There’s little point in the faces, though. Most of the drawings that Brenda sees on the easels are headless. This is a figure class, not portraiture, so there are snatches of breasts or legs or ass on all the drawing pads. Some focus on the musculature displayed in a one-minute stance, looking for tension in a thigh or sinew in a neck. Some skip the short gestures, waiting for the twenty-minute poses to study Brenda’s hands or waist-to-hip ratio, their eyes blazing against her skin. Brenda does her faces to have something to do. They’re entertainment for lack of anything else, short of counting.

After Sue’s final timer sounds, signaling the end of the session, Brenda stretches up on her toes, hands toward the lights, pawing the air like a cramped lioness. Each Tuesday night begins self-conscious and cold, yet ends warm and strong and damply aroused. Gene fumbles for his dropped charcoal, the top of his thinning hair level with Brenda’s clippered pubic hair as she stretches, cracking her back and inhaling deeply. Her jersey robe lays on the ottoman.

While Gene folds up his easel, his padfolio tumbles out of his arms, a rushing stream of paper and graphite, and as his drawings fall onto the concrete floor, Brenda sees her faces. There’s the Ren Face, eyes wide and mouth a narrow slit, and the Maiden, pouty and wanting, and the Les Mis, all fearful eyes and furrowed brow. But then, there’s just Brenda, no borrowed face, just her own, with a flitting frown during a cramp. Brenda marveling up at the angel in his perch. Brenda, on break, bending her head to read a text message, hint of a smile. Brenda with parted lips, no dent between her brows, and her robe draped around her shoulders, not posing at all.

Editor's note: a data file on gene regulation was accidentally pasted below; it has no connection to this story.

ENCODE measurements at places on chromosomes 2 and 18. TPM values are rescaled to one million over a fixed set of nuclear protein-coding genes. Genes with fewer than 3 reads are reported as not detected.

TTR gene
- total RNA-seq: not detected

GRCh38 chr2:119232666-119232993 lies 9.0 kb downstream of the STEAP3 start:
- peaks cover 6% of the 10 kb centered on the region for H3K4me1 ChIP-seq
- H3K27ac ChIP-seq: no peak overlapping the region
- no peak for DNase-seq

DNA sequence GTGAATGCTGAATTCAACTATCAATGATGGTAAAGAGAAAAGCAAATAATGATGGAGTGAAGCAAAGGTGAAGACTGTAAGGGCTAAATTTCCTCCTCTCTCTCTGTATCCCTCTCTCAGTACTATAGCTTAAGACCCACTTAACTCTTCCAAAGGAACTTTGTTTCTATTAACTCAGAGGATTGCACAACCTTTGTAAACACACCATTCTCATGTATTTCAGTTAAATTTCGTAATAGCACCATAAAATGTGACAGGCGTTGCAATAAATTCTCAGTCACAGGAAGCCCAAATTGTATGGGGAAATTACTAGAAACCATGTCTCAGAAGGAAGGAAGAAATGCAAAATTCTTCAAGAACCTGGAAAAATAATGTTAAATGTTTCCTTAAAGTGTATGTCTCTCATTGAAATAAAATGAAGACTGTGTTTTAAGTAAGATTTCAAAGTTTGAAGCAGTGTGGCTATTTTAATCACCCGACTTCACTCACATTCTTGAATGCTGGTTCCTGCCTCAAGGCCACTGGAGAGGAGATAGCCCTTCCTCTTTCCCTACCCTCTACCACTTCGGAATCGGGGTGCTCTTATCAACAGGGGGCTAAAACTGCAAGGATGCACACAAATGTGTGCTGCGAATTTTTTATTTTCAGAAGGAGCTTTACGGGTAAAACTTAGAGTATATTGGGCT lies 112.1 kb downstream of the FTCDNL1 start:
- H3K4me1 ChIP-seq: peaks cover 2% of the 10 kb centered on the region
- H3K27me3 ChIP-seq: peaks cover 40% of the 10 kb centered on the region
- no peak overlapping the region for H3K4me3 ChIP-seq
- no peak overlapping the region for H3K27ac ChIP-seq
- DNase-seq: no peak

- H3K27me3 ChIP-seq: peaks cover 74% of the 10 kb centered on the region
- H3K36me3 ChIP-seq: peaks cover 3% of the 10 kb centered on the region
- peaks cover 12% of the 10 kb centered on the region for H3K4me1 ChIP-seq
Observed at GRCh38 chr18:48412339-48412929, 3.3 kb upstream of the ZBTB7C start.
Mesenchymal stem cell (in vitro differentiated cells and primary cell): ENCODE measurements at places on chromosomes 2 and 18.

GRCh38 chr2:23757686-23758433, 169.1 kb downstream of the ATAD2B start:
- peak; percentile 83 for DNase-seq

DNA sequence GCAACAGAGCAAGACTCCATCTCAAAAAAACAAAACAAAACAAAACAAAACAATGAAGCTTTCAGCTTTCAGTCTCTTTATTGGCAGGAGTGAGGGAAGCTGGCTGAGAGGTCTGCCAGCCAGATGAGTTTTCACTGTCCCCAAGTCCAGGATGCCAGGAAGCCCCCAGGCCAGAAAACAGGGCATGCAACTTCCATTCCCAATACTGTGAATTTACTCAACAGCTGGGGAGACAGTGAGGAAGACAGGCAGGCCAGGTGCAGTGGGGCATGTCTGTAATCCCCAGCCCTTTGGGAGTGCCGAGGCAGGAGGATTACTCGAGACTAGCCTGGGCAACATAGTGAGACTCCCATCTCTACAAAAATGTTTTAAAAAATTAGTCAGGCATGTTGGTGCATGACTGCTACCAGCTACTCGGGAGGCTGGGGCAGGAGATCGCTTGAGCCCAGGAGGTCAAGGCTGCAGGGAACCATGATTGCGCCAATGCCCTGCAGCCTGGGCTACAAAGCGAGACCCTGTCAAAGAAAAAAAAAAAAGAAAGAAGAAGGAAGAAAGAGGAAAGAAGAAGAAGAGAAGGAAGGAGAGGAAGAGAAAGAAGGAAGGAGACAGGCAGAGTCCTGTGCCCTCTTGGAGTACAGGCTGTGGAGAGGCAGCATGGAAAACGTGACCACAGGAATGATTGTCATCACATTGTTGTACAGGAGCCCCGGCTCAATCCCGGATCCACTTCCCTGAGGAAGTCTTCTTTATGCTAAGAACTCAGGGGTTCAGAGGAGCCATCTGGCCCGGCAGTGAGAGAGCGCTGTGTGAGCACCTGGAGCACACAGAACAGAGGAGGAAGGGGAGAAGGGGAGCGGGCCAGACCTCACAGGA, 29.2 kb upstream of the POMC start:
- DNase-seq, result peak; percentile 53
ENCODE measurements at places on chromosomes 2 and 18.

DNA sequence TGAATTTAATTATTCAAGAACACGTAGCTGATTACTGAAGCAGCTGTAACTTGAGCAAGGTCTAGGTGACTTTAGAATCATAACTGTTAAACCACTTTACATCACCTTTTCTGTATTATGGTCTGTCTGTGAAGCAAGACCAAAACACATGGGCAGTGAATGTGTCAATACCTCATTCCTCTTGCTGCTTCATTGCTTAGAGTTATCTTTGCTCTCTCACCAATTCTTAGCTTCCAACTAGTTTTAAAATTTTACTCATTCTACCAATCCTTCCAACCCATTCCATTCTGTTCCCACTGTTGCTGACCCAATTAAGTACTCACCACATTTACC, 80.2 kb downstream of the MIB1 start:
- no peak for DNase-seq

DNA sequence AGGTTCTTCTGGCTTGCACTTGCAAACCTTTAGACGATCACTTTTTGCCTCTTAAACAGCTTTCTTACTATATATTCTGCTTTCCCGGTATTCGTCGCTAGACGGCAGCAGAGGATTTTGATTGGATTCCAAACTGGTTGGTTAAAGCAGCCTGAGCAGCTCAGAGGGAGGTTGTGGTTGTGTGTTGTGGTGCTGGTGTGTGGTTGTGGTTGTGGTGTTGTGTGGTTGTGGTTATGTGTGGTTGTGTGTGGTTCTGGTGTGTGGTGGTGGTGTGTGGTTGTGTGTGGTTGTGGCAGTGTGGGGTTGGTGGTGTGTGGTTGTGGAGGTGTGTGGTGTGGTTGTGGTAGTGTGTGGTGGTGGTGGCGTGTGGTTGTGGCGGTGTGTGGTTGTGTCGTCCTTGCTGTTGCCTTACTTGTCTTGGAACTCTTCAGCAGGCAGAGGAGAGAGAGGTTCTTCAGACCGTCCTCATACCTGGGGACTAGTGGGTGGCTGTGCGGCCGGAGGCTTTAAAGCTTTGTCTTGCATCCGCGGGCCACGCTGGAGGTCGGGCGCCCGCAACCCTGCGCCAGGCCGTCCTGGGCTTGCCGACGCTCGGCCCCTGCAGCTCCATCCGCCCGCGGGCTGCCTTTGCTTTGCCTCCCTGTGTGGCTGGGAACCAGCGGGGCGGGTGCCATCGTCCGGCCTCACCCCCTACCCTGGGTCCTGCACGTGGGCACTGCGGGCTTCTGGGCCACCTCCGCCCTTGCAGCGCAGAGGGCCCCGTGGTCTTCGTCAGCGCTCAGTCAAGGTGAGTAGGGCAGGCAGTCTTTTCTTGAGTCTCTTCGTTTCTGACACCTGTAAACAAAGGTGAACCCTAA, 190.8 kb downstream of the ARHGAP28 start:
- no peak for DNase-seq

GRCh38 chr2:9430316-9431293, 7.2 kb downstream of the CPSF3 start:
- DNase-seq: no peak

From the platform, Brenda watches Gene catch at his drawings, shoving them into a rough pile so that there are odd eyes and chins and mouths sliding out of the stack, so many Brendas in mosaic, shattered into one Brenda, who is now fully formulated, and she looks at Gene, and he for once looks into her eyes, skipping over her naked body to her face.

Diana Smith Bolton is the founding editor of District Lit. Her work has recently appeared in Beltway Poetry Quarterly, Coldnoon, Jet Fuel Review, Lines + Stars, and elsewhere.